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Art and Music in the ‘City of God’

It looks like the Olympics are headed to Rio de Janeiro, Brazil, one of our favorite cities in the world. It’s also the setting for one of our favorite films — City of God. While the athletes and tourists will be treated to the high life during the 2016 games, the 2002 film shows another side of the city, the favela slums that are a stark contrast to the city’s glamorous Copacabana and Ipanema beaches.


‘City of God’ tells the story of a group of Brazilian street kids from the late ’60s to the early ’80s. Most of the film’s stars were actual residents of the favelas, not professional actors, including the singer-songwriter Seu Jorge.
Located 15 miles above the city’s pristine beaches, the Cidade de Deus — or CDD — may not be the first stop on a tour of the city. But Brazil’s slums have spawned a vibrant street art scene that rivals anywhere else in the world. Though Rio’s graffiti scene is not as well known as that in the massive city of São Paulo, Rio offers a graffiti scene that goes well beyond simple tags. In fact, many artists legally paint over the city’s crumbling walls, filling the city with beautiful, and colorful messages of hope, or political protest. Check out one of our favorite pieces — giant portraits wheatpasted directly on the walls of a Rio favela, by street artist/photog JR — on Wooster Collective.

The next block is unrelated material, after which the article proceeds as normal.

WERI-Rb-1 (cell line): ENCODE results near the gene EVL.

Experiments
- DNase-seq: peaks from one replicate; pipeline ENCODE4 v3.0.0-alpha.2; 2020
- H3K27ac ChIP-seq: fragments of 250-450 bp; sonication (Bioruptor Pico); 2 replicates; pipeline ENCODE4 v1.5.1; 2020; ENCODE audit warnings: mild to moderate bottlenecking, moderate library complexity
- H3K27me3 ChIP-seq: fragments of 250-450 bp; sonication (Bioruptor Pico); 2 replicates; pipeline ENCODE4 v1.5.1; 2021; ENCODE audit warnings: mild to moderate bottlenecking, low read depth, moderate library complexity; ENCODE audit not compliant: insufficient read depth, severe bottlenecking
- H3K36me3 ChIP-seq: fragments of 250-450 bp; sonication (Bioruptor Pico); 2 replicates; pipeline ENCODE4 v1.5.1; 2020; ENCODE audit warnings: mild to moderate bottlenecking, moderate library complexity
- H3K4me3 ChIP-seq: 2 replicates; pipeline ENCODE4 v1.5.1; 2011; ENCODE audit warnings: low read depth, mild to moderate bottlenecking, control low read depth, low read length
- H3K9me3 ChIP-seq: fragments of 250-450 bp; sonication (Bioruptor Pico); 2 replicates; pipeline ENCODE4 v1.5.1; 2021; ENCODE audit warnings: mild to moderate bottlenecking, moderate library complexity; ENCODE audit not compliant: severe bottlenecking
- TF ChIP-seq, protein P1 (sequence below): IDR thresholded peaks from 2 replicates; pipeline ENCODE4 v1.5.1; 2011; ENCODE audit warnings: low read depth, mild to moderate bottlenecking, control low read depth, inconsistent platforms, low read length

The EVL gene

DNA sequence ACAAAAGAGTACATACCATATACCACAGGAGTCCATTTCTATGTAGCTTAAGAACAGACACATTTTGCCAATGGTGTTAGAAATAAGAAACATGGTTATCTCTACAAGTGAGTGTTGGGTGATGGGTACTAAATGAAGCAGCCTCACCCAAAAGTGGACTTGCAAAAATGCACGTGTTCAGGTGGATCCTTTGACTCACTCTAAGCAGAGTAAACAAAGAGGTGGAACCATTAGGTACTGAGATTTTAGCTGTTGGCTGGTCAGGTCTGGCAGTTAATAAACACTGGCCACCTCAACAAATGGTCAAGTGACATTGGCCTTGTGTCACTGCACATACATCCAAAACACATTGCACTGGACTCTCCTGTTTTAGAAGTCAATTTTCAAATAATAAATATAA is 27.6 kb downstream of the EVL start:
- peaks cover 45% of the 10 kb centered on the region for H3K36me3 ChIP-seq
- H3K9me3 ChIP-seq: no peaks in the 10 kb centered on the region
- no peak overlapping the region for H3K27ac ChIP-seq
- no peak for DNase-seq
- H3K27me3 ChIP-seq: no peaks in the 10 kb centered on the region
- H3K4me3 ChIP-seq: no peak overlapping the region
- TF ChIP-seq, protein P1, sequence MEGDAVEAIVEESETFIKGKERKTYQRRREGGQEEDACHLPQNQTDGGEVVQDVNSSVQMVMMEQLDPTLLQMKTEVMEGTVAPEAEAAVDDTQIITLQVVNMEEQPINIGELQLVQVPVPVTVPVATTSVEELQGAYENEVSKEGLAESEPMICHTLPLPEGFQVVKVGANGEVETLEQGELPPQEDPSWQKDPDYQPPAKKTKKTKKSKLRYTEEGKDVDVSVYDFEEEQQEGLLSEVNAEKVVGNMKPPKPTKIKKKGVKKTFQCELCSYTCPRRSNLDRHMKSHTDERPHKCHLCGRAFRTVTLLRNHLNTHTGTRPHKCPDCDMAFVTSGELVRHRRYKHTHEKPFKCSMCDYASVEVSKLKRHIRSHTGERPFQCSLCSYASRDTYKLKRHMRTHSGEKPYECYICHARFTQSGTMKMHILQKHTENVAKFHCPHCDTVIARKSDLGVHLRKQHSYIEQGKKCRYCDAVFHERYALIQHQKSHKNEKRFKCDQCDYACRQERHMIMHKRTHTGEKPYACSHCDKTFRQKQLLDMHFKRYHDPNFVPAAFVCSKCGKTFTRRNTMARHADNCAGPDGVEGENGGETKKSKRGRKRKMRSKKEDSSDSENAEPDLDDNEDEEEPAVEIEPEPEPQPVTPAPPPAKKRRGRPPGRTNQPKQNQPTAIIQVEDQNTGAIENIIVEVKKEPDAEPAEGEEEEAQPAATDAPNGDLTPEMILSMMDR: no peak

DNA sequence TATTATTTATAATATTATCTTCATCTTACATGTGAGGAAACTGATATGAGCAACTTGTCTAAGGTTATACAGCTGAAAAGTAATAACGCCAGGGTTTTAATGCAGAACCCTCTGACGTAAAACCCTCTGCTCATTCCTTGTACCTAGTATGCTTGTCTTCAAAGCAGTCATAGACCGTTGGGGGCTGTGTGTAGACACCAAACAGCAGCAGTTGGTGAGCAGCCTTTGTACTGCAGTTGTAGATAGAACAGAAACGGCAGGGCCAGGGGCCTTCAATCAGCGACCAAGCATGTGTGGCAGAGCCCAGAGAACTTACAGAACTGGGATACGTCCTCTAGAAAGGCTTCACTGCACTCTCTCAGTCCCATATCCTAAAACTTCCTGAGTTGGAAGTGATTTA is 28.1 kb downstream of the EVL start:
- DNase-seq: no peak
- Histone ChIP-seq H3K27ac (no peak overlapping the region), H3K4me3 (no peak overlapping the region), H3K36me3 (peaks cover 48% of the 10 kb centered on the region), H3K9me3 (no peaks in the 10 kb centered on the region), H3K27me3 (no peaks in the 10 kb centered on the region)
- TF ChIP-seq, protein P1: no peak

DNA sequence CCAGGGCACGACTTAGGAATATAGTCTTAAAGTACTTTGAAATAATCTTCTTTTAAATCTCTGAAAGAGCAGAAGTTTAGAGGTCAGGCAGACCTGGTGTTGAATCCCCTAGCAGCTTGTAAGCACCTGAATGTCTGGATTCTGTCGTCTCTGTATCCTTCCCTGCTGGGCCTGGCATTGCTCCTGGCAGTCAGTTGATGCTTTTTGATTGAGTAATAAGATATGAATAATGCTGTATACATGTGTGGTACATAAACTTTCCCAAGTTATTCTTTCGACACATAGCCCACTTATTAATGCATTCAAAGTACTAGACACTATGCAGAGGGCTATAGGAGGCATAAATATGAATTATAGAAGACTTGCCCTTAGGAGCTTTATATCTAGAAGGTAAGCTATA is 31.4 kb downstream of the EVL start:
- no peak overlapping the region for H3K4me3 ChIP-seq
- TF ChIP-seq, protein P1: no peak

A new rap sound has also come from the favelas — the same place that birthed samba. This new Brazilian rap is pioneered by artists like the controversial MV Bill, an artist who uses his music as a platform to speak out on issues of social inequality.

image: João Perdigão/Flickr

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